New TV Series on Arab-Israeli Conflict Echoes Old Ideas of ‘Balance’

The Honourable Woman: Andrew Buchan and Katherine Parkinson in 'The Honorable Woman' (BBC)

Broadcasting  “The Honorable Woman” is not an attempt to respond to current events, according to Hugo Blick, the British producer who wrote and directed eight episodes of the 4-hour mini-series.

The “Honorable Woman,” a TV drama shot in London and Morocco and produced by Sundance TV and the BBC, follows the life of Nessa, a British industrialist played by Maggie Gyllenhaal. Nessa’s father is an arms dealer whose business with Israel leads to his murder at the hands of a Palestinian. After the death of her father, Nessa finds herself enriched by her family business and attempts to promote peace between Gaza and Israel by establishing a communication business between the warring sides.

Would this TV drama have gained the wide attention that it has were it not for the current war between Israel and Hamas? This question aside, there are many objections to broadcasting the series at a time when the real conflict rages in front of us, and its news and horrific images dominate the networks and social media.  “Civil dialogues, conflict causes and solutions are hard to come by” under these circumstances, wrote Dave Itzkoff in an article published  on July 28, 2014 in the  New York Times.

The overlap between the timing of “The Honorable Woman” broadcast and the severity of Israeli and Palestinian anger and rage might pose a serious predicament for the producers of the show. If the creators aim to inform and change attitudes rather than rekindle ancient hostilities, their production will face insurmountable obstacles at a time in which attitudes are “particularly polarized.” Such conclusions are derived from past “television thrillers” which did not benefit from developing their plot lines in close accordance with news developments, some series of this nature were cancelled or postponed.

The term “balance” or “balanced presentation” in drama, or in any artistic form, has become the object of cynic and partisan mockery; but there are those who are not convinced by the criticism. “If you offer a balanced portrayal of the conflict, somehow you’re anti-Israeli or pro-Palestinian, and that’s not the case. Facts are facts, and history is history,” arguesIbrahim Hooper, the national communications director for the Council on American-Islamic Relations, in the New York Timesarticle. He adds, “any kind of programming that brings this issue to the American public, that gives a balanced perspective on the conflict, is of value.” Yet the issue of “balance” is more complex than articulated by Hooper; this complexity belongs to a different discussion.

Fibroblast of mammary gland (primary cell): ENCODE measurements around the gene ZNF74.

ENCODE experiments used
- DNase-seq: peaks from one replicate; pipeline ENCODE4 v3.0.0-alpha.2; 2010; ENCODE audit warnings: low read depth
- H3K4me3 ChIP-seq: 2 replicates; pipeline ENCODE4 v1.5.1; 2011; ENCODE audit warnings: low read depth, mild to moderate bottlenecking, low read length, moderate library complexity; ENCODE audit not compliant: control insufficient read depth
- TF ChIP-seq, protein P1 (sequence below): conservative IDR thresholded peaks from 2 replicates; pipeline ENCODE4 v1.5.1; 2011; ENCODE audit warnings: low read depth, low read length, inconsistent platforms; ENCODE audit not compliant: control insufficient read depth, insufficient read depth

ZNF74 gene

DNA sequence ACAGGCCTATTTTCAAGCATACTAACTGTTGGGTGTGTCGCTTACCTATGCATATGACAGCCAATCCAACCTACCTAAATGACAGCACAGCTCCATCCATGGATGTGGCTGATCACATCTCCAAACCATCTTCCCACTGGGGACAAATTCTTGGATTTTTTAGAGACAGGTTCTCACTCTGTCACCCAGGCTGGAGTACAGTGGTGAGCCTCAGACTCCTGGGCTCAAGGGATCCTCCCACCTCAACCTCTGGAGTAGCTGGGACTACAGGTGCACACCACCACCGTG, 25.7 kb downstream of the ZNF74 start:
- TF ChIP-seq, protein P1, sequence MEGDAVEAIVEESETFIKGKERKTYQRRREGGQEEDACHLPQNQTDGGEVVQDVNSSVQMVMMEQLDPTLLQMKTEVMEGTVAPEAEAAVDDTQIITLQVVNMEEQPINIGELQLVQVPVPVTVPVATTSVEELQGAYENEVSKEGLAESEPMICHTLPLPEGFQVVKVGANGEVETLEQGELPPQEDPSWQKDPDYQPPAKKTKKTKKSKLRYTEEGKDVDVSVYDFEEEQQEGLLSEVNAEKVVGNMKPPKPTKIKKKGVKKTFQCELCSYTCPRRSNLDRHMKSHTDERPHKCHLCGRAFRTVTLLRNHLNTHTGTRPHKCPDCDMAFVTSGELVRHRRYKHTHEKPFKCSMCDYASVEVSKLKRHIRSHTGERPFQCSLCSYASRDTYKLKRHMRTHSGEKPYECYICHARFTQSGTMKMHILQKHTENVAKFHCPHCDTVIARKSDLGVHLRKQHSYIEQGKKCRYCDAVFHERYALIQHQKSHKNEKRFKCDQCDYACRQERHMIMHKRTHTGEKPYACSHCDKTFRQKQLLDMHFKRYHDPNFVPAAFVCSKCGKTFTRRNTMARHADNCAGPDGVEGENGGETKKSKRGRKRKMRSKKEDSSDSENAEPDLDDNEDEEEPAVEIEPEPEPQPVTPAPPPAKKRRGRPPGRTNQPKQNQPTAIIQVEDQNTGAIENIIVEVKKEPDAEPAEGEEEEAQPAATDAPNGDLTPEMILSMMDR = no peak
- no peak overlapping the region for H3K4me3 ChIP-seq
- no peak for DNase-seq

A similar argument from a different angle is that of Ramy Yaacoub, the deputy director of the Tahrir Institute for Middle East Policy, who was also interviewed by the New York Times. Yaacoub welcomes drama shows as long as they explain more about Mideast conflicts with the caveat that their creators pay special attention to “nuance,” and are open-minded,  “welcoming criticism” and willing “to make changes.”

The reader cannot overlook the significance of the title of the New York Times review, “Adding Fiction to the Fray.”  An immediate question might be what role can “fiction” play in the Palestinian-Israeli conflict?  Again, the cynics argue against fiction with child-like naiveté, forgetting that arts and literature have been part of the arsenal used by both sides in supporting their causes. “There is no way that a fiction should try to contribute or analyze what’s happening right now, because it isn’t the place of fiction to reflect that,” emphasized Mr. Blick in a telephone interview with the New York Times. “On the other hand,” he added, “even when these conflicts flare up, as they have right now, the possibility of reconciliation should never be withdrawn from the table.”

--Al Jadid 

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